Gratitude is not an Attitude
October 23, 2019
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How to make the most of your meditation
What is Meditation and Why Do it?
People often think that the purpose of meditation is to relax, deal with stress, tune out, and get away from it all. After all, if you haven’t meditated, it looks like someone meditating is just sitting there doing nothing, right? But there’s so much more going on than any of that
The real purpose of meditation, however, is to tune in and get in touch with it all, not the other way around. And so how do you do that and how does meditation make that possible?
Meditation allows you to get in the space between your thoughts, into conscious mind, into what some call “the vortex,” and what others refer to as different levels of brain wave function Others call it the field of infinite possibilities, limitless creativity and boundlessness. No matter what you call it, just know that it’s a powerful place where you can connect not only with yourself but with all that is, including the infinite. And that’s the ultimate purpose.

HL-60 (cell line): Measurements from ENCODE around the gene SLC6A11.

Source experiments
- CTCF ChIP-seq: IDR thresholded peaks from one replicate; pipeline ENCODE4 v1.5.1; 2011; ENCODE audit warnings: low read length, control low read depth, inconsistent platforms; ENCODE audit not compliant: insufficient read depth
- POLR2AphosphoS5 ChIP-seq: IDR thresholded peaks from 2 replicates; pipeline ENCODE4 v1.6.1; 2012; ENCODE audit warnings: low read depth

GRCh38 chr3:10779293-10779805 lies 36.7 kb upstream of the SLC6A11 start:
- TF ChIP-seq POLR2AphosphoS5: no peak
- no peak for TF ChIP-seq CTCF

When to Meditate
I recommend mornings when you’re first starting your day because body rhythms tend to be quieter in the morning. And meditating in the morning is a great way to set the tone for the day and to make it a daily habit. But anytime that feels right to you is the right time.
Where to Meditate
Anywhere that you feel safe and will not be disturbed.
Being comfortable is the most important thing, just be careful not to be so comfortable that you fall asleep. Sitting up in a chair or on the floor are great ways to stay alert. Rest your hands on your lap, palms up or any way that feels most open, receptive, and peaceful.
Inevitably, your mind will wander. That's normal. Don't worry about it and don’t try to do anything with them – just observe them. If you find you’ve followed your thoughts, just return to focusing your awareness on the guided meditation or your breath.
When you pay attention to your breath, you are in the present moment. Allow your breath to flow in and out In an unforced, natural rhythm, easily and effortlessly.
The effects of meditation are cumulative, so setting aside as few as 10-20 minutes a day is beneficial. Longer meditations, multiple times a day are even better. And, as your meditation practice evolves, you can extend your time. It's better to spend a few minutes meditating every day rather than a long period once a week.
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